Sometimes, we don’t know what we don’t know. We can’t see what has not been shown to us. Our past experience is not sufficient to explain what we are experiencing right at this moment.

Yet, if we listen and pay attention, we’ll see that we are in transition. We may only know it intuitively. We feel it in our gut.

People tell me every day that they are in transition.

Yet, when I ask them what they mean, they often don’t have the right words to describe it.

They feel a conflict between their sense of being in transition and the social pressure to be strong and cool.

We need to manage our transitions with conversation. When we talk, we need to be guided by a framework that helps us understand where our individual transitions are leading.

Here’s one such conversation.


A Change in Perception

A mid-40ish businessman stood next to my table as I was signing copies of my book. He was waiting for his family to finish their shopping.

After a brief introduction, I asked him, “So, what do you do?” He told me he was a team leader at the company where he works.

“How’s that working for you?”

“Got a good team working with me.”

I asked. “Is everyone on the same page? All clear about the purpose of your work together?”

He turned and looked at me. “No. Not really. It’s a constant challenge.”


“How about respect for your team and their work?”

“No. It is an issue that members of the team speak about often.”


“What do you think the source of the disrespect is?”

“Our team has only internal customers. We support the teams that work with the company’s clients. The problem is that it isn’t clear what they need from us. You’d think it would be, but it isn’t.”


Then, I ask, “Are you saying that there is a kind of disconnection between the various parts of the company? The layers and silos essentially work in isolation from one another?”

“Yes. How’d you know?”

“See it all the time. It is the natural state of chaos.

You know … it doesn’t have to be this way.”

In this short conversation, I wanted to know if his company was in transition. His responses confirmed it. More importantly he now understands that the problems the company faces are not just normal operating conditions. The company is in transition, and now he knows it.

Three Circle of Impact Questions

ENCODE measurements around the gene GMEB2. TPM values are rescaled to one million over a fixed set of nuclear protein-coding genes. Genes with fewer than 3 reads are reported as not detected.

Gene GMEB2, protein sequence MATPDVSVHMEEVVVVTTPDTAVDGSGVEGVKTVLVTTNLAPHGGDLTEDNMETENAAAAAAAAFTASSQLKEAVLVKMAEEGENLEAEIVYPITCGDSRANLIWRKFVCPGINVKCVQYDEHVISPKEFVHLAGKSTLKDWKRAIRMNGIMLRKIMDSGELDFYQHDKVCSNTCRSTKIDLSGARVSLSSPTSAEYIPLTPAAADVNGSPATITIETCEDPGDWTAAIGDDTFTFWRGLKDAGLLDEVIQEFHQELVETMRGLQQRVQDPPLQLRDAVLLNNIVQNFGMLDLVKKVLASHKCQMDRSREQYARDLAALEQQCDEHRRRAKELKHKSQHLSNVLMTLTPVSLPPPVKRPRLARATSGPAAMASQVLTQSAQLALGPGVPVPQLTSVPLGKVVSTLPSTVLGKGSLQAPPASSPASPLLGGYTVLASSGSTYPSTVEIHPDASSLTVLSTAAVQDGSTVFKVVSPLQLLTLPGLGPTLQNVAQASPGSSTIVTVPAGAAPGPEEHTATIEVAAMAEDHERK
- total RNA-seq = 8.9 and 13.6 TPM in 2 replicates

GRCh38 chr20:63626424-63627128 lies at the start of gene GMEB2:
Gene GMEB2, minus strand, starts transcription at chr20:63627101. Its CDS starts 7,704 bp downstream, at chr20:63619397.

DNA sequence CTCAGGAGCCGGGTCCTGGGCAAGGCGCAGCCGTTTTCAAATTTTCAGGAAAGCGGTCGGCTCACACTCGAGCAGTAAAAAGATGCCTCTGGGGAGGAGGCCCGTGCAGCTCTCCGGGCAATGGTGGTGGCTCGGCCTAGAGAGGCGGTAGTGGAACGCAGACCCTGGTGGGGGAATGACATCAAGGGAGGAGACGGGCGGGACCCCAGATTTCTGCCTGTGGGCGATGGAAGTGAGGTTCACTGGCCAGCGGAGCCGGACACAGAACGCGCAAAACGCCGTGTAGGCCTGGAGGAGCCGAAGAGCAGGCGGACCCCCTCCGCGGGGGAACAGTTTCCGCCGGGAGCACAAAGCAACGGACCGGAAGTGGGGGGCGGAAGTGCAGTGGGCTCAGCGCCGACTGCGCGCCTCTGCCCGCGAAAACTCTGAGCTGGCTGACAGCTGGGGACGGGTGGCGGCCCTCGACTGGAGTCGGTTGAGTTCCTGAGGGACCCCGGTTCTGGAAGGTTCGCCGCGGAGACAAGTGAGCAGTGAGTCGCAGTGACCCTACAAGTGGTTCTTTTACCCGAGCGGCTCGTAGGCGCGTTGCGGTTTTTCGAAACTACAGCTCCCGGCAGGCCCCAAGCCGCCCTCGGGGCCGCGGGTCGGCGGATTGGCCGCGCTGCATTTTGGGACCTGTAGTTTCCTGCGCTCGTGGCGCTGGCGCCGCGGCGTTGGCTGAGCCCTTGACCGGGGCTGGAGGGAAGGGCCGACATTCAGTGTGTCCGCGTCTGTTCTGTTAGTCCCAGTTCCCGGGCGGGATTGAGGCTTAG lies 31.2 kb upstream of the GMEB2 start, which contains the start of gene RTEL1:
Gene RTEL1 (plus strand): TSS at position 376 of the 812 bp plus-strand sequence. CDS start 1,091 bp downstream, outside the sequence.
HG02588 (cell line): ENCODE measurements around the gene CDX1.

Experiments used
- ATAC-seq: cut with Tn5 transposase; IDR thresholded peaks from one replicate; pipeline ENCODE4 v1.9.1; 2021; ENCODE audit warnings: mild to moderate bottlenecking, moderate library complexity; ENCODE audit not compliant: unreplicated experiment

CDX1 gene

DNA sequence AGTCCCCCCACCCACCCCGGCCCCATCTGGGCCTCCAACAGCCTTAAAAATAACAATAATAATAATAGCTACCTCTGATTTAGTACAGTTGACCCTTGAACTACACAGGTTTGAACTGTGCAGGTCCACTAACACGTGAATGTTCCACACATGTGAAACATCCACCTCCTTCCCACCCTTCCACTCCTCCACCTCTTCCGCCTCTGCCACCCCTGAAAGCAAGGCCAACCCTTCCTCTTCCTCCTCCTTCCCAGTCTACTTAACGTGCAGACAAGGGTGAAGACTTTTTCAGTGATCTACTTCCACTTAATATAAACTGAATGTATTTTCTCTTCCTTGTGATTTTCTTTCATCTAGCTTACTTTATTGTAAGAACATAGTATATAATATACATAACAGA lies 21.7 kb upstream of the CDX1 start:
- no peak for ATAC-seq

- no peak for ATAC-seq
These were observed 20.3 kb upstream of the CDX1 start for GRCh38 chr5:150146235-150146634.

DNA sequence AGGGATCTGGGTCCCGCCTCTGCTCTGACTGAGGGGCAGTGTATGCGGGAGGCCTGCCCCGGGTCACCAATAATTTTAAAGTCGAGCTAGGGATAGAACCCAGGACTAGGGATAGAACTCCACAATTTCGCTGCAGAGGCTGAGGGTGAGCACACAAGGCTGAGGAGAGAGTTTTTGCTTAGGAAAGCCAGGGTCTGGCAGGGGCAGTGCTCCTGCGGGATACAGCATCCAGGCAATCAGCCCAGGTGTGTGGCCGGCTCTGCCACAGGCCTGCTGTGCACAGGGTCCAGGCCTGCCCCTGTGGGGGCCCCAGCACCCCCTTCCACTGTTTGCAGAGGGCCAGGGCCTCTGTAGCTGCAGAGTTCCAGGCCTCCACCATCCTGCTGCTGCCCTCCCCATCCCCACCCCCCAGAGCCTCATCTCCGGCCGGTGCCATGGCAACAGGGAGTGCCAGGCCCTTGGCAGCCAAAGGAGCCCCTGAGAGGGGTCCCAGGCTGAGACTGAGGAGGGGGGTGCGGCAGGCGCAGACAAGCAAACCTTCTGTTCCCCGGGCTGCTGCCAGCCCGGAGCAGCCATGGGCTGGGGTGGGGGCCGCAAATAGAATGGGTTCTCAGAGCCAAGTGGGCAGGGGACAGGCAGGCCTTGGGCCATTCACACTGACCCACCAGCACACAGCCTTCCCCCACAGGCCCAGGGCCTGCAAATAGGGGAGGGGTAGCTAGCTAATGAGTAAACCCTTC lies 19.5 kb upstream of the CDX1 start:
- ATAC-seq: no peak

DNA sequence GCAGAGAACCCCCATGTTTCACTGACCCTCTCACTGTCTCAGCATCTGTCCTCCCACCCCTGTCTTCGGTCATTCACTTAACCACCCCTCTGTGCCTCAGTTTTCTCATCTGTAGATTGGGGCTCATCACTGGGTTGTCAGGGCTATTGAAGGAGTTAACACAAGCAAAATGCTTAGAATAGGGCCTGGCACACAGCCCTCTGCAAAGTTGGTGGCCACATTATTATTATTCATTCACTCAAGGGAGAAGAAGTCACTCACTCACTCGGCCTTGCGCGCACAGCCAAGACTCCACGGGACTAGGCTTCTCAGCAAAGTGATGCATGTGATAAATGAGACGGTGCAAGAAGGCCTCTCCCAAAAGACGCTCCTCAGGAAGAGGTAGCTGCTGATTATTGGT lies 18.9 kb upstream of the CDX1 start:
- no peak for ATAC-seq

In the conversation, I intentionally asked three questions based upon my Circle of Impact leadership model.

Is the team clear about its purpose and the values that guide its work?

Is there respect in the relationships within the team and with their internal clients?

Is the operating structure fragmented or cohesive?

These questions are not just for C-suite executives. These are the questions that every person within a company should be asking.

These three questions are relevant to everyone regardless of who they are and what they do.

Every person and every organization has a unique perception of their experience of transition. However, the problems that accompany transitions are universally the same, and can be addressed in a consistent manner.


The Important Difference between Transition and Change 

When a person or a company experiences transition, they often think that this is about change.

Transitions are not the same as the experience of change.

Change can be accidental, disruptive, or random. We enter change processes with the expectations that we’ll get through it, and things will return to normal. We adapt and accommodate to preserve the ways we have always done things.

Transitions are different.

A community leader recently described to me the difference that he saw between transition and change.

“People think of change like it is being tossed off an island into a river only to swim back to the island. Transition is different. It is like always being in the river.”